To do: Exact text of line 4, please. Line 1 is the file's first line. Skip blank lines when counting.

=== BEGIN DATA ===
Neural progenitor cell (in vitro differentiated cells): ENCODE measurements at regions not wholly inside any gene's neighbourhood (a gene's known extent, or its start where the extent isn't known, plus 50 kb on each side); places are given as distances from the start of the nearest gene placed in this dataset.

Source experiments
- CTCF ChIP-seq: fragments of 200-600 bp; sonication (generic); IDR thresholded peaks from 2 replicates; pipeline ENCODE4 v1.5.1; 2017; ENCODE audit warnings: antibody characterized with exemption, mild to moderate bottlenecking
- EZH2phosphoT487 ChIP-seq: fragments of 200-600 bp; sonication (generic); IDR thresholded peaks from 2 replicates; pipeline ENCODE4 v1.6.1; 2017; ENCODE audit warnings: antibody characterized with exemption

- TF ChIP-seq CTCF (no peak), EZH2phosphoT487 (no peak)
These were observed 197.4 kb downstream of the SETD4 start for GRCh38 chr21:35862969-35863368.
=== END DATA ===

- EZH2phosphoT487 ChIP-seq: fragments of 200-600 bp; sonication (generic); IDR thresholded peaks from 2 replicates; pipeline ENCODE4 v1.6.1; 2017; ENCODE audit warnings: antibody characterized with exemption